Canada's nuclear industry also works closely with indigenous peoples and communities, not only to enable proactive engagement but also to create mutually beneficial opportunities. As one example, Cameco has worked closely with indigenous communities in northern Saskatchewan for decades on environmental stewardship, community investment, employment, education and training, and contracting opportunities. Cameco has demonstrated the power of such partnerships in improving the economic and social well-being for communities and the benefits of working together to bring about real change.
I would like to preface our feedback today by highlighting, first, the concept of cumulative impact, which is a key issue not only with respect to the environment but also with respect to investment in Canada. Large energy projects require large amounts of capital, capital is fluid, and investors do not like uncertainty, so any new legislation, no matter how well intentioned, creates initial uncertainty.
Against this backdrop, CNA would like to offer the following comments and amendments for your consideration on Bill .
Let's start with joint panels. The draft bill proposes that a single government agency be responsible for impact assessment reviews. In the case of the nuclear industry, the bill only provides for the option of an agency-led joint panel review. While joint panels are not new—we've had them in the past—CNA does not believe this will be an improvement over the current process.
Most of the potential impacts considered in relation to nuclear projects are related to radiation protection and international commitments on safeguards and non-proliferation. That work must be overseen by an agency with significant and specialized scientific expertise. The Canadian Nuclear Safety Commission, CNSC, is the only place in government with that expertise. The CNA believes that assessment should remain at the CNSC, as the most efficient and effective way of conducting reviews.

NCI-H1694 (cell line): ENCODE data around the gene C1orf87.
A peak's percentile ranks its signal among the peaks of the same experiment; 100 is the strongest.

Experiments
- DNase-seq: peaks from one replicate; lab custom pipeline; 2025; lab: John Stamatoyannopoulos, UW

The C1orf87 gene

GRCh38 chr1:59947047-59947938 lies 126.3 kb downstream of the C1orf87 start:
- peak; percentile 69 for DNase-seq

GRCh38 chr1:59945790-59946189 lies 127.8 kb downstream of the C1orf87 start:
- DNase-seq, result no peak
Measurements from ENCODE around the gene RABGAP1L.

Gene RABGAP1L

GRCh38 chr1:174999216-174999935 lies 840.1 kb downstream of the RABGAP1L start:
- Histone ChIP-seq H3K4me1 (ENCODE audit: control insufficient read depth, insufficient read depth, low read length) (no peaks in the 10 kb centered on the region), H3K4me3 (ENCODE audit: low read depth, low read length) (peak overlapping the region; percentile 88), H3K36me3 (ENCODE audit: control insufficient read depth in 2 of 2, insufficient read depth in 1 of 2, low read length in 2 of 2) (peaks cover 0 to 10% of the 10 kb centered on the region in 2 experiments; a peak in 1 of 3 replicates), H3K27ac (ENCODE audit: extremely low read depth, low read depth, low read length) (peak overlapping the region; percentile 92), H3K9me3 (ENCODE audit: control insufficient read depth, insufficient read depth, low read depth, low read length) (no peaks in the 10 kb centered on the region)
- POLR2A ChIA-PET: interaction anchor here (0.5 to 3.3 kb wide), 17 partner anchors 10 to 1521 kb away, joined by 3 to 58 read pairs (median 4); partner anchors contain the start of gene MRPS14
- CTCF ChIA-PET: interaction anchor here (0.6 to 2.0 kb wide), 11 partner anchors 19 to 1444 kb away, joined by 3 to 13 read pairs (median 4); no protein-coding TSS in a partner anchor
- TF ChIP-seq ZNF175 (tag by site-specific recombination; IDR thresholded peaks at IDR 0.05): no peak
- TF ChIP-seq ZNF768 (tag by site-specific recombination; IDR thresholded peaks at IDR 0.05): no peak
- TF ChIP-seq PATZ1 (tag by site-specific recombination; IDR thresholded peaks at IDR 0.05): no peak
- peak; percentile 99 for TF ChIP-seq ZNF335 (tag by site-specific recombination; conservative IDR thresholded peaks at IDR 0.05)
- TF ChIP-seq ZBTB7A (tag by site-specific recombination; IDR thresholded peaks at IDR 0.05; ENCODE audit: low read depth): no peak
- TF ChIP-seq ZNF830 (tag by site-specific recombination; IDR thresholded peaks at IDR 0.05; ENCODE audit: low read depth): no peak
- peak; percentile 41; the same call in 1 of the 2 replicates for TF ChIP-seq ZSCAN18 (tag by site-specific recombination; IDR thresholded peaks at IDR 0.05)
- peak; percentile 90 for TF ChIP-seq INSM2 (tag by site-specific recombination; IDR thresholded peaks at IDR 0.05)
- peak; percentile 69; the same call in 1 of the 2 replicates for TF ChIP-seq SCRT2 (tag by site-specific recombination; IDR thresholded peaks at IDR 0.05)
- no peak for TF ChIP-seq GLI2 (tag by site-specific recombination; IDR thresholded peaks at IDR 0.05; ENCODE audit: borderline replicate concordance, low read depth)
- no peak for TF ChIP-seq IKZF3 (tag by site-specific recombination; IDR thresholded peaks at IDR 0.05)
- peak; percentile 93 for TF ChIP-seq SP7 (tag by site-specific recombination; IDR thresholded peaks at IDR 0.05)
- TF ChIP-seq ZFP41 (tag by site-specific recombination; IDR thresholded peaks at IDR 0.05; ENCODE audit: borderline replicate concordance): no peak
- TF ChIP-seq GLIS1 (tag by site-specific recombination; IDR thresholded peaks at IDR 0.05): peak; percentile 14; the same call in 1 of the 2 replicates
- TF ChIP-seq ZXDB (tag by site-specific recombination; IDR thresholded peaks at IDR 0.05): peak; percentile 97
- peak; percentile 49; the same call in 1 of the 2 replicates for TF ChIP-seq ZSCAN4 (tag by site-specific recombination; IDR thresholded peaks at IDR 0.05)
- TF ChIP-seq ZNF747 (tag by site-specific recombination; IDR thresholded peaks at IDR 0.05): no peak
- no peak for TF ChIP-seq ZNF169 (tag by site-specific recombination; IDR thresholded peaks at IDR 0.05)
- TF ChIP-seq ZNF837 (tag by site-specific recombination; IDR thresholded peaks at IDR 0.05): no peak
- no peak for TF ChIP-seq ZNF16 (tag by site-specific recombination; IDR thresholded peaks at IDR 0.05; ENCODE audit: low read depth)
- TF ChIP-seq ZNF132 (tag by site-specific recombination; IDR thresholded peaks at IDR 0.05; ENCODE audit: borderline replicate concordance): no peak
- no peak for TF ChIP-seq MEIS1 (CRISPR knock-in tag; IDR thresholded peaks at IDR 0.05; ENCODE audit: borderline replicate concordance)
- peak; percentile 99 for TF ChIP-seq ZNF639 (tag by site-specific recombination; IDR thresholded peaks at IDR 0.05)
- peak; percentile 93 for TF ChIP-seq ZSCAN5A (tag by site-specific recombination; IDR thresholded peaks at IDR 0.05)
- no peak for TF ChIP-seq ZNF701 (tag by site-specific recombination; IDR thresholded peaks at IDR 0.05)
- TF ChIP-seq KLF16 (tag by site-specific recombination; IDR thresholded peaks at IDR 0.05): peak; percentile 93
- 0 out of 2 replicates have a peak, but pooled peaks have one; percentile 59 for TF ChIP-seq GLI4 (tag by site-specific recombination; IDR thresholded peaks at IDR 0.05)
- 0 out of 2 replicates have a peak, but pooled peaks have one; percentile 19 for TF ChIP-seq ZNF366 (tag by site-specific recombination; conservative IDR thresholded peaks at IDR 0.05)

As a full life-cycle regulator, the CNSC licensing regime and regulatory framework already covers the entire life cycle of the project and is subject to the Nuclear Safety and Control Act and its regulations. This allows CNSC, the commission, not only to conduct the impact assessment in the planning phase of the project, but also to ensure that monitoring programs and follow-up conditions required by the impact assessment are directly integrated into the licensing process throughout the various stages of the projects. In this regard, our industry is unique, and the CNSC uniquely has the expertise to best manage our projects.
I'll turn now to the designated project list. Bill makes provisions for a designated project list to be created by regulation. This list determines what projects are subject to review by the new agencies, and by default, what projects will be reviewed by the life-cycle regulator, as is the case in the nuclear industry. It is difficult to fully consider the impact and consequences of the impact assessment agency without fully understanding what projects will come under the IAA review.
The CNA believes a facility or project should undergo one impact assessment for its life cycle. As drafted, proposed section 43 could be interpreted as to require an impact assessment for any activity at a facility regulated under the Nuclear Safety and Control Act. However, maintenance, technological, and capital upgrades are fully regulated by the life-cycle regulator, by provincial regulators, or by other federal authorities, and thus, there is no need for a new IA. Therefore, this could be clarified.
In addition, many of our sites are large and with significant space for new facilities, including new reactors and research facilities that could require an IA under the new agency. Most nuclear sites have undergone full environmental assessments. They have had continuous environmental monitoring and their environmental impact is well understood. If a new project were to occur on one of these existing sites, it should not require a full impact assessment, but rather, an assessment of the delta between what has already been done and what is now required. In our view, the delta assessment could be best done by the life-cycle regulator.
On timelines, CNA members have significant concerns over the proposed timelines. We understand and we appreciate the government's intention with an early planning phase, but are somewhat skeptical of the potential effectiveness.